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Stranger Tales of the City is not concerned with earth-shattering fights between good and evil. It is a book that thrives on the everyday.
Florida’s Real Alligator Alley
The Time Travel Nexus. He has come full circle, back to Belen, the one alley town. I was sitting on a rock, watching endless waves dash themselves into a fine spray on the rocks at my feet. It was one of those glorious days that can occur only in Southeast Alaska. All the elements of nature came together to create a perfect composition, a natural symphony that made one feel good just being there and being part of it all. It was late September, temperature somewhere in the fifties.
The air was so clear, details so sharply etched they almost hurt the eye. The sky was a brilliant, deep, vibrant blue, with no trace of clouds anywhere within sight. The water of the great Pacific Ocean was a blue-green mass of seething motion, large waves that had marched across endless miles to shatter themselves on the rocks at my feet, spreading a veritable rainbow of colors through the air around me. Behind me, a bright green carpet of pine and spruce spread itself up the side of the mountains, capped with the shimmering white of the permanent glaciers on the peaks, with a sprinkle of the first snow of the season fringing the evergreens below the peaks.
The tranquility of the moment was abruptly shattered by a clatter of sliding gravel, rattling metal and squealing brakes. It was my best friend, known by one and all as Killer. Somehow, it did not surprise me very much, because when a wife, three kids and the duties of the job gave me a rare moment of solitude, I could always count on Killer to show up. He usually showed up in the rolling salvage yard refuse he laughingly called his pick-up truck. It had started life as a Datsun but, through the years, had evolved into a rolling junkyard.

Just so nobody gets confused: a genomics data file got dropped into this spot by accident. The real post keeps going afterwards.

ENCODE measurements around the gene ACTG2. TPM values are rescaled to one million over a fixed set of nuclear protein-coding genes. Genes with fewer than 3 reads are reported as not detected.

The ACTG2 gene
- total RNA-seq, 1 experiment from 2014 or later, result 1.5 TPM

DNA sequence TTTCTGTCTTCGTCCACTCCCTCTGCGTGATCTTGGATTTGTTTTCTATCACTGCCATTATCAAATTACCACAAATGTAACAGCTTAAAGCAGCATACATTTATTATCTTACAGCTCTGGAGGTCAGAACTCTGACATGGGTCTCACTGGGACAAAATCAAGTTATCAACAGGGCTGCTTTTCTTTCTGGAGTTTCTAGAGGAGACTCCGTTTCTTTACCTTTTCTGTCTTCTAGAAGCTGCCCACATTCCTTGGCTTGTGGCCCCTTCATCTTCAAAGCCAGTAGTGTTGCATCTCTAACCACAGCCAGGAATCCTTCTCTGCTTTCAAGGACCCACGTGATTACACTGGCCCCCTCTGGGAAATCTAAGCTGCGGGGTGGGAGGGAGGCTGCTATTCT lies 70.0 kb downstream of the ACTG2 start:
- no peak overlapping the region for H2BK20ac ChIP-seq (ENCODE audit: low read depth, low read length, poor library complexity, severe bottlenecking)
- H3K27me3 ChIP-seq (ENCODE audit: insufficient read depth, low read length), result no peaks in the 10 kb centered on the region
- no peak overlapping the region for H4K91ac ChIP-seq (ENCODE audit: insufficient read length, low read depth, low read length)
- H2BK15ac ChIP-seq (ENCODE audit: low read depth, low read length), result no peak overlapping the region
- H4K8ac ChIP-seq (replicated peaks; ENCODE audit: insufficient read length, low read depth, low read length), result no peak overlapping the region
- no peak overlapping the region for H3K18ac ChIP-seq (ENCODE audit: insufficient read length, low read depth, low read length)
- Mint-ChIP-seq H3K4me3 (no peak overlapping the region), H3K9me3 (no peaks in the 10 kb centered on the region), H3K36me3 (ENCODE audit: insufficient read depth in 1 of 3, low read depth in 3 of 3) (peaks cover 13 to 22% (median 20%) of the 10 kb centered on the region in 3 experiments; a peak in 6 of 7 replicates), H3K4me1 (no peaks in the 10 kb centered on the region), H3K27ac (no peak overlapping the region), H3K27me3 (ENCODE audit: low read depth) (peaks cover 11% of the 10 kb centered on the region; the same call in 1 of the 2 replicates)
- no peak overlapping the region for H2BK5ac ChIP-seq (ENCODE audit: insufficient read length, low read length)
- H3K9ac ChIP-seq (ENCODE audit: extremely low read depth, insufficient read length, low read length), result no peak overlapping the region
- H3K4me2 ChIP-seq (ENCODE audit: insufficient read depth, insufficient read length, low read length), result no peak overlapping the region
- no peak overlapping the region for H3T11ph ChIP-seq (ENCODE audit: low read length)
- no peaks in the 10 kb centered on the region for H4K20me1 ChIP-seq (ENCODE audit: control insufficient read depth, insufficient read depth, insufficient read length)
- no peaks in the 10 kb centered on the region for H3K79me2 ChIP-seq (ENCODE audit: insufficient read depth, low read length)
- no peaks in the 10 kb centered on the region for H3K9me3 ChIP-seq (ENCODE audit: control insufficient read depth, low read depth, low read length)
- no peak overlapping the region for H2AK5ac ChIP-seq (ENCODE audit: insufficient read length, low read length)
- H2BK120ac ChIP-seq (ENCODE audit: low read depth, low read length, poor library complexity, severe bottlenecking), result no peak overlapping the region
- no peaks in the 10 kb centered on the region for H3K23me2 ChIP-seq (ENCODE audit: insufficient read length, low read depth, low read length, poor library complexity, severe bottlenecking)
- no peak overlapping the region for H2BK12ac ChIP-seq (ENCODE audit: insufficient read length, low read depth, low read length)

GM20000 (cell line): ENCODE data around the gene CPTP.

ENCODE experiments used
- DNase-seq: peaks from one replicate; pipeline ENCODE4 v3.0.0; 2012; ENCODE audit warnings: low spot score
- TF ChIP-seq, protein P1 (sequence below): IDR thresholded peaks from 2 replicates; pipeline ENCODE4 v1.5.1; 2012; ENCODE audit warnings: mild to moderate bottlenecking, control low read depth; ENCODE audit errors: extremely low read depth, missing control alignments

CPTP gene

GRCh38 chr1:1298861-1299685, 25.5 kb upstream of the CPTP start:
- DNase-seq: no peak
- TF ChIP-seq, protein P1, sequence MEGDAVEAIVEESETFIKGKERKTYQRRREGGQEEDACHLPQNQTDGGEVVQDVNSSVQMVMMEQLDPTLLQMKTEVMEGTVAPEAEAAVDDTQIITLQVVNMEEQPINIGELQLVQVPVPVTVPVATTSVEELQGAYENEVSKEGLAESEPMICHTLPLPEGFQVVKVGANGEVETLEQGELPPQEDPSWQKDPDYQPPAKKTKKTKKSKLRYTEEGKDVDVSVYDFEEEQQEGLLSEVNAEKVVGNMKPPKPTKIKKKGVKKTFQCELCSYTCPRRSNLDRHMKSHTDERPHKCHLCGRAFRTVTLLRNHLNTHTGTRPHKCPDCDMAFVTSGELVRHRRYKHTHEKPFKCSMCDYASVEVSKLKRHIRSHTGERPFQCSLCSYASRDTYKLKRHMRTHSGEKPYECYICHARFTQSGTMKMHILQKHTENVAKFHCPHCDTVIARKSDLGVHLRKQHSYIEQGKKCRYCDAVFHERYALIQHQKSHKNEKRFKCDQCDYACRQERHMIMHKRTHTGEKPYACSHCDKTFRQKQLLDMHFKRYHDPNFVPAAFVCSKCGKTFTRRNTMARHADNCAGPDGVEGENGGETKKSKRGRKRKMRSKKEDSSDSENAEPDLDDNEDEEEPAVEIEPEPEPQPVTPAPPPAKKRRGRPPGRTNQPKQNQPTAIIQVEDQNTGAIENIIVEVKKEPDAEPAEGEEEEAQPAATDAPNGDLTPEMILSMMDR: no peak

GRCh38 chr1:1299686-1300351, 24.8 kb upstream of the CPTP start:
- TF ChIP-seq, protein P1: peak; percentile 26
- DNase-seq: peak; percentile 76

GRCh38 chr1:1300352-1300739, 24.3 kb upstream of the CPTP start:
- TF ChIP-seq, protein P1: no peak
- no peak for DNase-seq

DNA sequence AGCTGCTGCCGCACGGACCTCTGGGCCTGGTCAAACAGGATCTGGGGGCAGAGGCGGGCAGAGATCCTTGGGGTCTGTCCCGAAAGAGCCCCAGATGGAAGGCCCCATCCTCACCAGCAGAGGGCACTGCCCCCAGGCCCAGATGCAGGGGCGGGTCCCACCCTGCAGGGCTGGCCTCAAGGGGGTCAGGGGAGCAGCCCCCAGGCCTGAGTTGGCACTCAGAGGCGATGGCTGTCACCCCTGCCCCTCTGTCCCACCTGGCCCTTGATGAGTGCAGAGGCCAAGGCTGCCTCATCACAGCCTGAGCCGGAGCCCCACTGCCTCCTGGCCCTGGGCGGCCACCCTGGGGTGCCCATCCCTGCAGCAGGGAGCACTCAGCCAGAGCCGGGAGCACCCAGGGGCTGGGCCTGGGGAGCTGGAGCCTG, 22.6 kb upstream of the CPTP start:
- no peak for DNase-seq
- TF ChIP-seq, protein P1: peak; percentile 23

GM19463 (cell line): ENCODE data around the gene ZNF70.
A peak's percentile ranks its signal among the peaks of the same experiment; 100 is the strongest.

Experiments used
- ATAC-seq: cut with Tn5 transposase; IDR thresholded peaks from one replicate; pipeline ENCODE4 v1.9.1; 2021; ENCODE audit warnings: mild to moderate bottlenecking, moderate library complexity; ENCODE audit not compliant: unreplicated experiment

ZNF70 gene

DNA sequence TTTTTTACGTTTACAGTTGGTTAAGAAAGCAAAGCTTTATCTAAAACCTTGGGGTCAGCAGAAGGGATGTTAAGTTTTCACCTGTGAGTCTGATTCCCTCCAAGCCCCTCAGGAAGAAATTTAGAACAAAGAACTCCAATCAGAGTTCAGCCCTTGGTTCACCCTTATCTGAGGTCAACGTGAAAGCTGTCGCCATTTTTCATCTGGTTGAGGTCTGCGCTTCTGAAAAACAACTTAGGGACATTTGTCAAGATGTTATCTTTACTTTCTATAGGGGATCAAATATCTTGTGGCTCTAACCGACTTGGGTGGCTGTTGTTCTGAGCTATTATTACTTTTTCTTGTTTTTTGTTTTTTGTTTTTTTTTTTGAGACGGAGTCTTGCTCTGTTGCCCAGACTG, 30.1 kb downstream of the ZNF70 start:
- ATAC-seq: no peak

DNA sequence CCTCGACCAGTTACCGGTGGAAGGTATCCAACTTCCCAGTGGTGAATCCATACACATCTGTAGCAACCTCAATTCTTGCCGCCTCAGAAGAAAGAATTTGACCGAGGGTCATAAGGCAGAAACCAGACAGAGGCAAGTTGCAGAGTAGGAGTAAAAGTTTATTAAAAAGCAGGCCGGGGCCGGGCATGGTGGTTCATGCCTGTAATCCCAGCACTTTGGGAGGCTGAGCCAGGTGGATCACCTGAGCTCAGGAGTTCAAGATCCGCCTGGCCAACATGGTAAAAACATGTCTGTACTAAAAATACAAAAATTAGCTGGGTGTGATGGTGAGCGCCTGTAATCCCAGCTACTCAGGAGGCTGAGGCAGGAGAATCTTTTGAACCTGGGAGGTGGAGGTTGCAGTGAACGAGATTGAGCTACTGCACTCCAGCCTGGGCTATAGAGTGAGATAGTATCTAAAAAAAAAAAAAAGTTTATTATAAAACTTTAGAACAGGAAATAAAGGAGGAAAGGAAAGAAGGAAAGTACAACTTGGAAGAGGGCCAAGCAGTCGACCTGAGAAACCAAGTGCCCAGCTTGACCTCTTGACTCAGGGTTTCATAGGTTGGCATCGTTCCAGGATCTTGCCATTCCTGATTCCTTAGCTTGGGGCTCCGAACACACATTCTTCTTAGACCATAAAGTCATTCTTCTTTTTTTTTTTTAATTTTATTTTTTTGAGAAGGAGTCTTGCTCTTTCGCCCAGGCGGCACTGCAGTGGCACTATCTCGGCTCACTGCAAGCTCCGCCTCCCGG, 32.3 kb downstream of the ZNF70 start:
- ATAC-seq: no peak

It had so many loose parts and flapping fenders that it was considered one of the great wonders of the world when it actually pulled itself together and motivated itself down the road. Of course, it did not have many roads to motivate on. We lived on Japonski Island, about two miles long and maybe three-fourths of a mile wide. Across the channel, maybe a half mile or so, was the big city of Sitka, population seven thousand plus a few, with about twenty miles of roads, give or take a dirt road or two. Access to the area was by either boat or plane, with no exceptions. Therefore, it was a rare individual living there who did not own a boat of some kind.
There were big ones, little ones and all in between. After much study and analysis of the situation, I came to the conclusion that the only thing better than owning a boat was to have a very good friend who owned a boat. Killer did. Which was why he so rudely and crudely invaded my solitude on that quiet Saturday morning.
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Why do you ask? I replied, knowing that something was about to happen to destroy all that feel-good feeling I had been enjoying. I am gonna pull my boat this morning. Want to help me? Pulling a boat out of the water was not one of the things I had planned for the day but, given the situation, there was no alternative but to go along with Killer and help pull his boat out of the water.
All you gotta do is drop me off at the dock, then drive the truck and trailer down to the ramp. But, having nothing better to do at the time, I agreed to help Killer pull his boat out of the water.